Well, this is exciting. After a bevy of not so great economic data was released this week, the Dow Jones Industrial Average (DJINDICES:^DJI) took a brief detour south on its way toward record highs. But with a new day, the Dow seems to be gaining back all that it lost in the past few days. Already past the 14,000 mark (and down again) this morning, the Dow has been hovering around a 1% improvement since opening. Though some may think the records won't mean anything, investors get excited about the prospect and the added interest could push the index further.
3 big winners
There are plenty of Dow winners to choose from this morning, as 28 of the index's 30 stocks are up as of this writing. Leading the blue chip pack are the likes of Travelers (NYSE:TRV), Verizon (NYSE:VZ), and Bank of America (NYSE:BAC). While B of A and Verizon have both been hovering around a 2% improvement this morning, Travelers is up 2.25%.
Travelers has been an investor favorite this week, and has seen its price improve 9% so far this year. While the company hasn't made any serious headlines, investors are impressed nonetheless. With the cost of Hurricane Sandy below expectations, Travelers joins several other insurance companies that have gotten a boost from the "it could have been worse" sentiment. And new buy recommendations and increased price targets sure couldn't hurt, either.
Verizon and its rivals, AT&T and Sprint, may be getting a boost today from the new exemption starting tomorrow that will lead to fines and possibly jail time to customers who unlock their smartphones in order to switch to a new carrier. Under the Digital Millenium Copyright Act, customers are no longer able to "jailbreak" their subsidized phones -- think $600-plus iPhone 5 for $199 and a two-year contract -- unless they get permission from the phone companies. Though the law seems somewhat ridiculous for customers, the phone companies will see this as a big win since it will tie customers to their networks for the life of the phone. Though the news may be hard for customers to handle, investors should consider this a good thing for cellular-carrier stocks.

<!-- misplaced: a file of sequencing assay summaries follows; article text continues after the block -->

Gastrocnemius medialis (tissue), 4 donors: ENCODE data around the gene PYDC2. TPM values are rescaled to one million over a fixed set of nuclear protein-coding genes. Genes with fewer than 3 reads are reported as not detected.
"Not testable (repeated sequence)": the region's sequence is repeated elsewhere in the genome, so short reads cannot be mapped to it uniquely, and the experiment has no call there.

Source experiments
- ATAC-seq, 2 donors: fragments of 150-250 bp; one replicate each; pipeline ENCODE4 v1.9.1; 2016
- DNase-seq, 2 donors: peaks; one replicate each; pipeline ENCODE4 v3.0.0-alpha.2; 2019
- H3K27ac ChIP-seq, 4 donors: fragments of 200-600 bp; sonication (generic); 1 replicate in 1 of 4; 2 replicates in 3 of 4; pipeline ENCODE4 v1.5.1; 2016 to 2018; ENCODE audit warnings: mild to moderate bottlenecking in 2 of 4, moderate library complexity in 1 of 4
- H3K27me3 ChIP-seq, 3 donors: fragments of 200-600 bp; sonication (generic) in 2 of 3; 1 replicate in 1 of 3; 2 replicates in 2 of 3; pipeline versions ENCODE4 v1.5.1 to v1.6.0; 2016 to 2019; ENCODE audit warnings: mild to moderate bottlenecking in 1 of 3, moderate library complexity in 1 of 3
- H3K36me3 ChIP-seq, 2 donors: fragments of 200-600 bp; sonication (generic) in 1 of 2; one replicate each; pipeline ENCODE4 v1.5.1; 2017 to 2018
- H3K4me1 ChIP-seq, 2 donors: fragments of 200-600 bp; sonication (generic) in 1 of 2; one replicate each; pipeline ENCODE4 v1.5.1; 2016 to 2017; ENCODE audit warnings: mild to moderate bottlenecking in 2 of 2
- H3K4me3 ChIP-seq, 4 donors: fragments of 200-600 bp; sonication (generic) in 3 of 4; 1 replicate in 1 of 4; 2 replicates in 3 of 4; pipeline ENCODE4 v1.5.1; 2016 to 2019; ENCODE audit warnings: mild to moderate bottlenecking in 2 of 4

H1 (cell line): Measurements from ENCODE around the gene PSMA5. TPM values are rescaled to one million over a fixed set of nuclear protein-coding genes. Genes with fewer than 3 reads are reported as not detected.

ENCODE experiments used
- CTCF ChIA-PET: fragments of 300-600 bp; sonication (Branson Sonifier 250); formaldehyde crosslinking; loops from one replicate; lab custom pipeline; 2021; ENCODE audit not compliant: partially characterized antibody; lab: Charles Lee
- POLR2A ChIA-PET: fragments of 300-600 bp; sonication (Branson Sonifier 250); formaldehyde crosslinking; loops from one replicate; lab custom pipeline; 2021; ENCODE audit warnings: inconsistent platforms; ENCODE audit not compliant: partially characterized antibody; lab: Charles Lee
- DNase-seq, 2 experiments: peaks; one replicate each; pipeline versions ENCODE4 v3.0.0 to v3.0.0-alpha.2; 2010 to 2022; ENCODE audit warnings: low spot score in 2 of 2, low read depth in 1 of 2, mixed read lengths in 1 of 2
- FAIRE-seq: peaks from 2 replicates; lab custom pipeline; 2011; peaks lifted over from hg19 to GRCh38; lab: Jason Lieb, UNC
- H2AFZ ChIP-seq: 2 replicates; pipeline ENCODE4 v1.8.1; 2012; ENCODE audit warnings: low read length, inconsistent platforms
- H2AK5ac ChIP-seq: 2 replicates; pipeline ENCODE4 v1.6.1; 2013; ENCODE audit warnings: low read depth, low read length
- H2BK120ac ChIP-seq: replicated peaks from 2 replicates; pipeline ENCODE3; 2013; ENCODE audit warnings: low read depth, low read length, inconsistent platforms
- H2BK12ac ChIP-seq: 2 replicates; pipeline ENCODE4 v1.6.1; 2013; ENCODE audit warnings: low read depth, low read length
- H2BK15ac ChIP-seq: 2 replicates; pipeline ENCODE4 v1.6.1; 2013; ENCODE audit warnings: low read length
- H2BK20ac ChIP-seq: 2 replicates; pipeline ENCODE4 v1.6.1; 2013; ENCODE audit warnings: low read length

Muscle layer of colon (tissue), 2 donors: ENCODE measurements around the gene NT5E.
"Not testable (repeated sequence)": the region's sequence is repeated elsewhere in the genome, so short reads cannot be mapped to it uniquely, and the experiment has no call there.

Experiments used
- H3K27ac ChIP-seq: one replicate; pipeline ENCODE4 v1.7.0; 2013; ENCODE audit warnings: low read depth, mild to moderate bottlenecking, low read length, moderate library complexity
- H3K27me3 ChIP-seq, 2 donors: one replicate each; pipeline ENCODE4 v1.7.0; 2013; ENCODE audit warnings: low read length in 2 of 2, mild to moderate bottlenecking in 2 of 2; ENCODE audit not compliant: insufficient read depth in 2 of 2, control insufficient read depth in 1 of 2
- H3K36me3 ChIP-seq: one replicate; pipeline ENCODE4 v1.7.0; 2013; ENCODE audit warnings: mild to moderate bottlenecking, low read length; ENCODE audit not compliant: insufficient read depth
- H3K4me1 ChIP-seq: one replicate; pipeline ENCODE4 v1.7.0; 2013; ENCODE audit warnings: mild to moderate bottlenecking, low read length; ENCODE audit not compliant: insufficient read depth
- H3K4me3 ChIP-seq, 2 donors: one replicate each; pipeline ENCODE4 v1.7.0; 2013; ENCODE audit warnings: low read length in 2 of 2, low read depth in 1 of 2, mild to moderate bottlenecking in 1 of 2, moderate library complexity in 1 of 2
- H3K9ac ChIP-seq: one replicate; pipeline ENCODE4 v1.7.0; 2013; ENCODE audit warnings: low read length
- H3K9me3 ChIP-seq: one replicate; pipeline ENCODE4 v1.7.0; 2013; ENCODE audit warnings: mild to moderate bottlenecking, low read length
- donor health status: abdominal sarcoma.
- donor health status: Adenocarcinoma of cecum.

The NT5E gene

Bank of America continues to have its ups and downs. As 2012 demonstrated, investors have gained more confidence in the bank, which has been building itself back up. As the bank's own March Madness arrives, investors will get a better glimpse of how regulators view BA of A's improvements. They'll also get to see if the increase of the bank's penny-per-share dividend is approved. With the bank's capital up to snuff, most analysts expect that it should have no trouble passing the Fed's review of its capital plan -- spurring on the chances of investors getting a bit more moola from B of A.